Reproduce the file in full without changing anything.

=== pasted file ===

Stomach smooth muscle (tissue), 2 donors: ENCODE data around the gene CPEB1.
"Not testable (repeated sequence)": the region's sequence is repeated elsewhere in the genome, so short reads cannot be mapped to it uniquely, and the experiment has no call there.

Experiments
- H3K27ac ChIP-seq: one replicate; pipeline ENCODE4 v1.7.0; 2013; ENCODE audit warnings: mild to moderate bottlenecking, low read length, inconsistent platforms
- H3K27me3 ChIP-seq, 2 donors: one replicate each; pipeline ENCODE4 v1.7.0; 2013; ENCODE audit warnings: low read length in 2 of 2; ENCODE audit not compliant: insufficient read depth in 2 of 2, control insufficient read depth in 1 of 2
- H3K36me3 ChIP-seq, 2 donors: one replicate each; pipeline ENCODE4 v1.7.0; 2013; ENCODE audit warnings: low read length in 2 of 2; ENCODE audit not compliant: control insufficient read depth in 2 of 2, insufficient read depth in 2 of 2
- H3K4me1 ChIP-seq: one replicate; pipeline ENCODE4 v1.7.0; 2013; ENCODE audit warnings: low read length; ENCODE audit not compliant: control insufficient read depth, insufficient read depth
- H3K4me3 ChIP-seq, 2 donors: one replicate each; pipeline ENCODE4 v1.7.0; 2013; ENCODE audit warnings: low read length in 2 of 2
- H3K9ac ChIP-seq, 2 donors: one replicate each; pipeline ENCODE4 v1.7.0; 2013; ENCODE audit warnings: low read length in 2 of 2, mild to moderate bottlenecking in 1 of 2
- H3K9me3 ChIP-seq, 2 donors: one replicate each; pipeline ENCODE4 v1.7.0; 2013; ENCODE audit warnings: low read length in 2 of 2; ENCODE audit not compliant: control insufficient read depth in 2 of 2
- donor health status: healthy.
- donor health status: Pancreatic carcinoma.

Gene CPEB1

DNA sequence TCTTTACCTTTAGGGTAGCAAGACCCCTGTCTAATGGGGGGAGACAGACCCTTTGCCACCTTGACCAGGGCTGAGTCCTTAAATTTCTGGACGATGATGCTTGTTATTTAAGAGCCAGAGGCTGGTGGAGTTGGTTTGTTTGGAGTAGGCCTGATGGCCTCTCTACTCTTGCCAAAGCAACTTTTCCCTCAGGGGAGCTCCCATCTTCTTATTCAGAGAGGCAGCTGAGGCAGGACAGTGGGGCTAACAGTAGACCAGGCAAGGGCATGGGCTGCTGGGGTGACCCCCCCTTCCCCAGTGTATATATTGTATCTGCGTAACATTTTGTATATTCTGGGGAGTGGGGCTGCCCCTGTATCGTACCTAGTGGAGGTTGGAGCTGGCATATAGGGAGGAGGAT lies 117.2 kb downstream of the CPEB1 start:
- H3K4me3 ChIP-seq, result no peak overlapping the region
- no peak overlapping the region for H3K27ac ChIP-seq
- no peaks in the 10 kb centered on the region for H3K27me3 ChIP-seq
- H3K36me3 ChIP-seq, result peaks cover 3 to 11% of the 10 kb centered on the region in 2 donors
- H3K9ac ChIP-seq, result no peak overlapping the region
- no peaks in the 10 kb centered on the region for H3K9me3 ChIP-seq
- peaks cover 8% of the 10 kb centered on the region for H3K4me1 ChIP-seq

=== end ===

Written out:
Stomach smooth muscle (tissue), 2 donors: ENCODE data around the gene CPEB1.
"Not testable (repeated sequence)": the region's sequence is repeated elsewhere in the genome, so short reads cannot be mapped to it uniquely, and the experiment has no call there.

Experiments
- H3K27ac ChIP-seq: one replicate; pipeline ENCODE4 v1.7.0; 2013; ENCODE audit warnings: mild to moderate bottlenecking, low read length, inconsistent platforms
- H3K27me3 ChIP-seq, 2 donors: one replicate each; pipeline ENCODE4 v1.7.0; 2013; ENCODE audit warnings: low read length in 2 of 2; ENCODE audit not compliant: insufficient read depth in 2 of 2, control insufficient read depth in 1 of 2
- H3K36me3 ChIP-seq, 2 donors: one replicate each; pipeline ENCODE4 v1.7.0; 2013; ENCODE audit warnings: low read length in 2 of 2; ENCODE audit not compliant: control insufficient read depth in 2 of 2, insufficient read depth in 2 of 2
- H3K4me1 ChIP-seq: one replicate; pipeline ENCODE4 v1.7.0; 2013; ENCODE audit warnings: low read length; ENCODE audit not compliant: control insufficient read depth, insufficient read depth
- H3K4me3 ChIP-seq, 2 donors: one replicate each; pipeline ENCODE4 v1.7.0; 2013; ENCODE audit warnings: low read length in 2 of 2
- H3K9ac ChIP-seq, 2 donors: one replicate each; pipeline ENCODE4 v1.7.0; 2013; ENCODE audit warnings: low read length in 2 of 2, mild to moderate bottlenecking in 1 of 2
- H3K9me3 ChIP-seq, 2 donors: one replicate each; pipeline ENCODE4 v1.7.0; 2013; ENCODE audit warnings: low read length in 2 of 2; ENCODE audit not compliant: control insufficient read depth in 2 of 2
- donor health status: healthy.
- donor health status: Pancreatic carcinoma.

Gene CPEB1

DNA sequence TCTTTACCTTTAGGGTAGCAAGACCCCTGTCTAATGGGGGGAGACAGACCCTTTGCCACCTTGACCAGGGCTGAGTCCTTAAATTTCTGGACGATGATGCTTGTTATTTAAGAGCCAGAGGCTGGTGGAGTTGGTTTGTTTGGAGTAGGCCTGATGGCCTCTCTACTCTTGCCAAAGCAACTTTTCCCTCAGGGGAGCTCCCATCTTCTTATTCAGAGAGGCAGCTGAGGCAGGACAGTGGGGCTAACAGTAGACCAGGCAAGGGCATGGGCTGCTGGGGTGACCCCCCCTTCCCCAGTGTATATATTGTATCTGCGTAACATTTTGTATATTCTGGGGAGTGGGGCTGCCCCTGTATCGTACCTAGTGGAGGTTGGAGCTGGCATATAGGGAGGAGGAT lies 117.2 kb downstream of the CPEB1 start:
- H3K4me3 ChIP-seq, result no peak overlapping the region
- no peak overlapping the region for H3K27ac ChIP-seq
- no peaks in the 10 kb centered on the region for H3K27me3 ChIP-seq
- H3K36me3 ChIP-seq, result peaks cover 3 to 11% of the 10 kb centered on the region in 2 donors
- H3K9ac ChIP-seq, result no peak overlapping the region
- no peaks in the 10 kb centered on the region for H3K9me3 ChIP-seq
- peaks cover 8% of the 10 kb centered on the region for H3K4me1 ChIP-seq